Toronto’s Hospital for Sick Children says it has identified seven probable cases of severe acute hepatitis of unknown origin.
The research and pediatric hospital, also known as SickKids, says the mysterious cases were identified between Oct. 1, 2021 and April 30, 2022 and reported to Public Health Ontario.
“It remains to be seen whether this number represents an increase in cases of unknown origin compared to similar time periods in previous years or if any of these cases will be confirmed to be caused by a novel clinical entity,” the hospital said in an emailed statement.
SickKids said its infectious disease specialists were on the lookout for patients with liver disease symptoms that could include new onset of dark urine, pale stool and/or jaundice, which can turn the whites of eyes a distinctive yellow colour.
They also recommended a lower threshold for referral to specialist care.
Canada’s chief public health officer has said she was aware of international reports about some children suddenly displaying unexplained signs of severe hepatitis.
World Health Organization officials said last week they had reports of almost 300 probable cases in 20 countries. More than 100 possible cases have emerged among children in the United States, including five deaths.
“In Canada, we’ve contacted our pediatric hospitals — our 17 pediatric centres — to see if we can get a better understanding of what’s going on in Canada,” Dr. Theresa Tam said Friday.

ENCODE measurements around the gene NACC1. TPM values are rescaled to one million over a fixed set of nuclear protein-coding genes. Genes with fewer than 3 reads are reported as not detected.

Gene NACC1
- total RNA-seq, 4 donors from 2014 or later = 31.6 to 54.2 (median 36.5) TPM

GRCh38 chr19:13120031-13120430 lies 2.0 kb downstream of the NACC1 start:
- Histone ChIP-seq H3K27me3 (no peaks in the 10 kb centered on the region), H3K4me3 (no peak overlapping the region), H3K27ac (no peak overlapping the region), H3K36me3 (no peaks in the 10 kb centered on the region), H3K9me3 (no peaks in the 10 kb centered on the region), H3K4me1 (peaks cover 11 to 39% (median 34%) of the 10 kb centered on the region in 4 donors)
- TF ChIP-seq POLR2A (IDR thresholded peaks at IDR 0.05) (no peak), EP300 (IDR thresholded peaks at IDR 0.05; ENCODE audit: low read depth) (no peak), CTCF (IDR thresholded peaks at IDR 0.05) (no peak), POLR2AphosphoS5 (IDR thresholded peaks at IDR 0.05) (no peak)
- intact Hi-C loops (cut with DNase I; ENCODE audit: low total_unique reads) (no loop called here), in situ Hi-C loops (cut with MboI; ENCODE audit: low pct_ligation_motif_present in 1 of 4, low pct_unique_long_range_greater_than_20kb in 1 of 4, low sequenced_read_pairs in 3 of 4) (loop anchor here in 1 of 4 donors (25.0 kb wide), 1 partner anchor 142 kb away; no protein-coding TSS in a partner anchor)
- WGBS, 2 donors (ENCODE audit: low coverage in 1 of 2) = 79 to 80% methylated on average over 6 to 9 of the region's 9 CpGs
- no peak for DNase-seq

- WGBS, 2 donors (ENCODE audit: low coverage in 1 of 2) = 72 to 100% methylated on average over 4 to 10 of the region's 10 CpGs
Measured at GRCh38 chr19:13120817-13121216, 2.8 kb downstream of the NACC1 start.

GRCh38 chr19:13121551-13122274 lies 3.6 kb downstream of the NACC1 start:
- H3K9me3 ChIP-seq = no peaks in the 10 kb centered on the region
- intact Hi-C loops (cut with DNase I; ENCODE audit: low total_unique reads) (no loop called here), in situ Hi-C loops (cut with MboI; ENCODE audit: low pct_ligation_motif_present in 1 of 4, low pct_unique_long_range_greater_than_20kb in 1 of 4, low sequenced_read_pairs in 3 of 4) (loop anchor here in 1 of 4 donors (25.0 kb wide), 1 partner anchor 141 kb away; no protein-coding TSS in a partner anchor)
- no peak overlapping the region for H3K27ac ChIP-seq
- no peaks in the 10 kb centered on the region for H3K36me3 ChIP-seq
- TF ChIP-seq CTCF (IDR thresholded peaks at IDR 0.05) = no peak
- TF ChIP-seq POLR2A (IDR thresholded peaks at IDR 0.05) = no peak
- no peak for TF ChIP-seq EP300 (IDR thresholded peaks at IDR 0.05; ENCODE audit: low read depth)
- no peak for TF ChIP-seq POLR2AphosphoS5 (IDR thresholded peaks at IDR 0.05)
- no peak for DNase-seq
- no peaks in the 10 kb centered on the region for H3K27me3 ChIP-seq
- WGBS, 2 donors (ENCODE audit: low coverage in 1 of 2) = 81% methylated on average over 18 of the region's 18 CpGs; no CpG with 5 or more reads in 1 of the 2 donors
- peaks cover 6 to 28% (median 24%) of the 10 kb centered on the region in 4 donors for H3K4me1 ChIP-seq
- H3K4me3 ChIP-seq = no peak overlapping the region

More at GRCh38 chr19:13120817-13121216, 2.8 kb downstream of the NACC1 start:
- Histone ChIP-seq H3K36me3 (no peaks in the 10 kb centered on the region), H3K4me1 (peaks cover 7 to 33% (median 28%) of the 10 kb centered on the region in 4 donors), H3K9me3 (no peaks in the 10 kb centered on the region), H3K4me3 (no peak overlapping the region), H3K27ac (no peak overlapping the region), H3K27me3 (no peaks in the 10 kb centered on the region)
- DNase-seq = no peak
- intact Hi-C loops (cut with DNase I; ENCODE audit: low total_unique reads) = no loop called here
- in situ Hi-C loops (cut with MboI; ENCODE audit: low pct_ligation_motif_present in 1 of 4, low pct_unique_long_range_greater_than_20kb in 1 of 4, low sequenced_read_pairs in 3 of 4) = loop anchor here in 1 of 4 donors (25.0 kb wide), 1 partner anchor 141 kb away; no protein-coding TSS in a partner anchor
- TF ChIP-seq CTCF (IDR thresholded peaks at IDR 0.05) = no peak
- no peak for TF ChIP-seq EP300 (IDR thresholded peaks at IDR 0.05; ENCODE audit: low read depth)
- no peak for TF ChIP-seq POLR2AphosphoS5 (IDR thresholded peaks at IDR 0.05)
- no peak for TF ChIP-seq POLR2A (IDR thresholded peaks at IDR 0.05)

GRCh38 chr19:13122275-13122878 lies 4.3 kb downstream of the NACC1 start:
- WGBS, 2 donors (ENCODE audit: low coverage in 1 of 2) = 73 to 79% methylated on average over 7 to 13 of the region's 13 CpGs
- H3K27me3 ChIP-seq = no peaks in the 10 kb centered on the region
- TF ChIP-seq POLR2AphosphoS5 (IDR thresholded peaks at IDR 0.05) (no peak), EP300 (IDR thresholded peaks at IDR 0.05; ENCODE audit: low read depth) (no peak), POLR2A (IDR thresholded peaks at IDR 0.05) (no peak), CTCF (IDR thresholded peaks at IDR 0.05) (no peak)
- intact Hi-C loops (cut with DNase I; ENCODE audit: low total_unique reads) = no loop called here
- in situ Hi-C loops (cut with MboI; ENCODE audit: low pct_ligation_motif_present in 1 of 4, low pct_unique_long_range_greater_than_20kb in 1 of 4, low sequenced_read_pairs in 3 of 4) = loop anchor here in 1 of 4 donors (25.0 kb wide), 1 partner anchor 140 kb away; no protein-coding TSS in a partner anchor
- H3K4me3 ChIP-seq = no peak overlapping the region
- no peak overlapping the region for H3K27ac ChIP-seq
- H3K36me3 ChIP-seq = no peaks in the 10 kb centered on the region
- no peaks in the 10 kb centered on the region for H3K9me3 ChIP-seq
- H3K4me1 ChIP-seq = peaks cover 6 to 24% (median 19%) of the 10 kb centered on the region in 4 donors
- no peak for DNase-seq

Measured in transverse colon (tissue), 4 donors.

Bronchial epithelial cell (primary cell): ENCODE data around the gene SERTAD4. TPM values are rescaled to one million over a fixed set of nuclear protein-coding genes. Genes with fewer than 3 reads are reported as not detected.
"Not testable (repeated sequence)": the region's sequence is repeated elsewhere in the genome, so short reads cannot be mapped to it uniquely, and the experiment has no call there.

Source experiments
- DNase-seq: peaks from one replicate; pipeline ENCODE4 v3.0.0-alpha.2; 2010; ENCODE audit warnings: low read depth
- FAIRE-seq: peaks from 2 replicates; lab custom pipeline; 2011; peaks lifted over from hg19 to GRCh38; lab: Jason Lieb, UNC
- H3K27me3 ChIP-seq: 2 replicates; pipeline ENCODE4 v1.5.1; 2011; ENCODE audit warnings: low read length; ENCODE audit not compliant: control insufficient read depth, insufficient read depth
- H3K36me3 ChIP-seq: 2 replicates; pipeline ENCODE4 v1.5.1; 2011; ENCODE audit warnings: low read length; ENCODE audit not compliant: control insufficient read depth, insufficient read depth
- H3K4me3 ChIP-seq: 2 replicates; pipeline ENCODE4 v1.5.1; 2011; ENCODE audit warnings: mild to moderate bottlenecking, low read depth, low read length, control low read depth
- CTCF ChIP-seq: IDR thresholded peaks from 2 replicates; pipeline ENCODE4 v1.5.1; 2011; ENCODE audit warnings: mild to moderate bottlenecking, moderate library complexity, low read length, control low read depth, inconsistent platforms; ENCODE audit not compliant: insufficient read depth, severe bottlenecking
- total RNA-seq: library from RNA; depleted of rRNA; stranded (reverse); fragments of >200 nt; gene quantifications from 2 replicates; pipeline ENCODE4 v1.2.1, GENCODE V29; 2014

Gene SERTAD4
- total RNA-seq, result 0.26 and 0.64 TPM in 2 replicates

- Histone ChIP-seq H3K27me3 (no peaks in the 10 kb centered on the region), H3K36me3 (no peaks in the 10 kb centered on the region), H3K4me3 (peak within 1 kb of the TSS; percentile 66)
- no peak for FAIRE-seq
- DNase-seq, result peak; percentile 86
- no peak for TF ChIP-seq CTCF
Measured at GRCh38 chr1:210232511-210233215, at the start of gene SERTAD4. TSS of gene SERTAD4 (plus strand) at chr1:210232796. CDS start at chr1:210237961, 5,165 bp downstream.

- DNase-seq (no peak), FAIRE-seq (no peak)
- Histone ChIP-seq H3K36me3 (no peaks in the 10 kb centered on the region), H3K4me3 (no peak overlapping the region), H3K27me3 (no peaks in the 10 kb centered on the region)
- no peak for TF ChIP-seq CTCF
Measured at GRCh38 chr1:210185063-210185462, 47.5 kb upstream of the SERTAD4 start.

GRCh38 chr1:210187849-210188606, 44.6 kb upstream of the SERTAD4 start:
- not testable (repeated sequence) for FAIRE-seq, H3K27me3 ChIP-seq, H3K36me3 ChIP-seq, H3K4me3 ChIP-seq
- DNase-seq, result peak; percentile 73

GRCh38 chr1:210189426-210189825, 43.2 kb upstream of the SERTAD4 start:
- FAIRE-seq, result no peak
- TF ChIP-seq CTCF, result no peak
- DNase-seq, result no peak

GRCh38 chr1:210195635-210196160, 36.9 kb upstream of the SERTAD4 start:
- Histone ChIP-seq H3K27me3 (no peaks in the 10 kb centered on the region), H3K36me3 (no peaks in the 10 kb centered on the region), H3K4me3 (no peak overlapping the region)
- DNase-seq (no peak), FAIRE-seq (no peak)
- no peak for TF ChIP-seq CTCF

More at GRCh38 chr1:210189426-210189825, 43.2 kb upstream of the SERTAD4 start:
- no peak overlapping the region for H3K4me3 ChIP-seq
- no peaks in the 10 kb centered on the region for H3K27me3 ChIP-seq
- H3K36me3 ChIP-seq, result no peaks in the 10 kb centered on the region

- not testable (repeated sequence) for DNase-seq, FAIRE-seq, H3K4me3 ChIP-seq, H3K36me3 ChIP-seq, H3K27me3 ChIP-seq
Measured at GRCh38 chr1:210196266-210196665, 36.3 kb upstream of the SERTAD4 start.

Even before the pandemic, about half of all pediatric hepatitis cases that are severe would have no known cause, Tam added.
“We’re still at the investigation stage of trying to figure out whether any of these cases are indeed linked at all. There’s always been hepatitis and some severe cases of hepatitis in children pre-pandemic and one would expect post-pandemic as well,” she said.
Tam said cases that emerge in Canada are called “probable” because there’s no confirmation on the specific cause. She says experts in the United Kingdom and the United States have found cases involving adenovirus type 41 “but that may or may not be the cause or the only factor leading to hepatitis in children.”
Canada’s deputy chief public health officer added that federal officials were also working closely with the provinces and territories.
“We set up a surveillance system here in Canada and the case definition we’re using is broad and similar to the WHO. It’s, you know, really looking at all acute hepatitis cases among individuals less than 16 years of age, casting a wide net,” Dr. Howard Njoo said Friday. “We anticipate that there might be situations or cases coming forward that would meet that broad case definition.”
There are dozens of adenoviruses, many of them associated with cold-like symptoms, fever, sore throat and pink eye.
But some versions can trigger other problems, including inflammation in the stomach and intestines. Officials are exploring a link to one particular version that’s normally associated with gut inflammation.
Symptoms of hepatitis, or inflammation of the liver, also include fever, fatigue, loss of appetite, nausea, vomiting, abdominal pain and joint pain.
— With files from Laura Osman in Ottawa, and The Associated Press.
Cassandra Szklarski, The Canadian Press